Do economic games tell us something about real behaviours?
The last issue of Current Anthropology reports a research conducted by Polly Wiessner among the Ju/'hoan Bushmen of the Kalahari. Like a recent article by Gurven (see our previous post), this research calls into question the relevance of economic games. Here is the abstract:
Experimental games – the dictator game and the ultimatum game – were played out among the Ju/'hoan Bushmen of the Kalahari. Subsequently, the experimenter tracked what the players did with the money earned in the games to see how it was used in "games of everyday life." Players were stingy and did not punish in experimental games and were generous and did punish in "games of life." The fact that the conditions of anonymity of the games removed cultural institutions and emotions governing sharing and reciprocity lead Ju/'hoansi to reassess risks and beneﬁts and play more selﬁshly. The ﬁndings underline the importance of cultural institutions such as sharing, reciprocity, and social sanctions (costly punishment) to provide the structure for other-regarding behavior to be expressed and to be rendered beneﬁcial for the participants.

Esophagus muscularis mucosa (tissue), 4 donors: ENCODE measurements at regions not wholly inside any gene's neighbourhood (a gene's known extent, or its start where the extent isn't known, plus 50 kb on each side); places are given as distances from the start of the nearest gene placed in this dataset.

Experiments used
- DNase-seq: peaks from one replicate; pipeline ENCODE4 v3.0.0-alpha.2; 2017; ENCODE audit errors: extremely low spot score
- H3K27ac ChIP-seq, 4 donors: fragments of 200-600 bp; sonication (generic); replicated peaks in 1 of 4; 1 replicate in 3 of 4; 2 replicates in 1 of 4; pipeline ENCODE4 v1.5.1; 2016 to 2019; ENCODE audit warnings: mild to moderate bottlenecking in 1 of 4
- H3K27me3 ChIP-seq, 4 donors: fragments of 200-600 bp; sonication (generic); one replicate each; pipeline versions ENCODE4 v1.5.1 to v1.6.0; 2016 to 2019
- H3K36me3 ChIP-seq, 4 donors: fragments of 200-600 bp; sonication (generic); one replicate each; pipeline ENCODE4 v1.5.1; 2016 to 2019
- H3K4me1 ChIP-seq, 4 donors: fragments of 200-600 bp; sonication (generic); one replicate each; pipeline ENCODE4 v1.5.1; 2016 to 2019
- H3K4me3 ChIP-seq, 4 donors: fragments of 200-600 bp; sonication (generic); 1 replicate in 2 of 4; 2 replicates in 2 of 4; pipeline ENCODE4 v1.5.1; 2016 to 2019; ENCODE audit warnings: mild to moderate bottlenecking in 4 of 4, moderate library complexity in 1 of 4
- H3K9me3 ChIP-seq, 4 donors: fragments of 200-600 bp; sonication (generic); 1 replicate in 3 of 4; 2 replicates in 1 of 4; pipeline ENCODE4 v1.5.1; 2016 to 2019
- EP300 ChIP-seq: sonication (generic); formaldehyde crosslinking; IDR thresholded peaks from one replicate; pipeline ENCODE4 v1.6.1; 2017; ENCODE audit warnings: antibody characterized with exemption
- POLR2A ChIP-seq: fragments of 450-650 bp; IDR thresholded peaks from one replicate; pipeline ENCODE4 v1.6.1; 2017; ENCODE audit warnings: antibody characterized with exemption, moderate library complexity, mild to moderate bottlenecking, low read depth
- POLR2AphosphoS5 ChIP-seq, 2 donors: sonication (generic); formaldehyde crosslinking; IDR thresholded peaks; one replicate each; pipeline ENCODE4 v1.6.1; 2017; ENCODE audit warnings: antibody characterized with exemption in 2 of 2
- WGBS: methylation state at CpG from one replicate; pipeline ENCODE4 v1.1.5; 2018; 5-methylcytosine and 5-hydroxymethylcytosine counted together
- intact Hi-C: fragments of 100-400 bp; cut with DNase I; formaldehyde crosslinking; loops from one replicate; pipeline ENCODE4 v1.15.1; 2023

Note that a less "cultural" view is possible. Indeed, Wiessner emphasizes the role of culture and institutions (such as Xaro, a formal gift exchange partnerships). However, from an evolutionary and cognitive point of view, one could note that people lack the most basic cues to behave morally: They interact with an unknown person, they don't know whether they are going to interact with her again, if she is trustworthy, they do not know anything about her situation (is she hungry? ill? wealthy?), etc. In other words, from an evolutionary and cognitive point of view, the participants' moral sense may think that it is not at all a situation when one has a duty to share.